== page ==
According to the NCDP, the detailed technical study examined the functionality and accessibility of the area from the public parking lot up to the construction on the Acropolis; the mechanical equipment that replaced the old elevator; the temporary structures in place; and the area outside the old Archaeological Museum.

“A comprehensive technical conclusion and proposals for the improvement of the accessibility of the Acropolis to be included in the study for the completion of the ongoing interventions project, will be submitted institutionally and in writing, and will be made public.”

It adds that a commission will be founded in which the NCDP will act as a consulting partner to the Ministry of Culture on optimizing the accessibility of additional ancient monuments across Greece to the disabled.

While the safety concerns on the suitability of the new pathways for wheelchair users seem to move toward being addressed, the official response to criticism on the aesthetic result and the use of concrete on the site remains unconvincing for experts. The SADAS-PEA announcement says:

“The (expressed) view of the Ministry that the use of a less durable material would require frequent maintenance, which would burden the monument, and that the specific choice of material makes the paving reversible, is not substantiated by the project study. The examining of other solutions and the rejection of other types of more environmental-friendly materials is absent from the study.”

The response, which was issued following a separate study by the SADAS-PEA and with related information from different sources taken into consideration, brands the project study as “completely inadequate,” despite being approved by “the otherwise strict Central Archaeological Council.”

“The study’s title, referring to works for the disabled, is disorienting; in order for it to gain wider social acceptance, which, under this umbrella, paves the way for a white pass on interventions on the Rock of the Acropolis. A monument of such scale deserves a different approach. It requires interdisciplinary processes and an International Architectural Competition to select the best solution.”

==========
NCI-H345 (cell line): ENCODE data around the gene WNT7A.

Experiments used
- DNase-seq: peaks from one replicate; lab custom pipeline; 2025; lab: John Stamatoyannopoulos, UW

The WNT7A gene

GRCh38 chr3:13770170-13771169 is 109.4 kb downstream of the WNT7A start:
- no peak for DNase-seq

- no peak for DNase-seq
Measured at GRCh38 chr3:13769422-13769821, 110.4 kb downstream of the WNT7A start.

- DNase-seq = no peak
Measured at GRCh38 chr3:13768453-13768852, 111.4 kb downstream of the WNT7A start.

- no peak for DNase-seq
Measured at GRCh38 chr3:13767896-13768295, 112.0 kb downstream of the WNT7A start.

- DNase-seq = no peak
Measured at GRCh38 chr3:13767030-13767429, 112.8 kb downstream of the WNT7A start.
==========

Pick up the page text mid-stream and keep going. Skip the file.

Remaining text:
The Greek National Committee of the International Council on Monuments and Sites (ICOMOS) had already raised similar concerns for the works on the Acropolis in November, which extended far from basic safety concerns.

Alexander D. Tripodakis (NTUA-MCPUD Harvard GSD), President of the Greek Architectural Society and former Professor of Architecture and Urban design at the Technical University of Crete, is one of many experts who have publicly criticized the works on a well-documented basis.

“The internationally most projected image of the leading monument of the Western civilization by Ictinus, Callicrates and Phidias, is now undermined due to its tight encirclement by an alien structure.”

In a recent interview with Greek newspaper Avgi, the President of the Greek Archaeologists Union (SEA), Despina Koutsoumba, insists that “the goal (of these works) is to turn the Acropolis into a place of mass tourism at all costs for the monument.”

She warns that the present cement paving is only still half of what has been approved, and argues that the intention to restore the entire scale of the Propylaea to the form of 40 AD, with hundreds of square meters of new material, is in violation of any international charter for the restoration of monuments.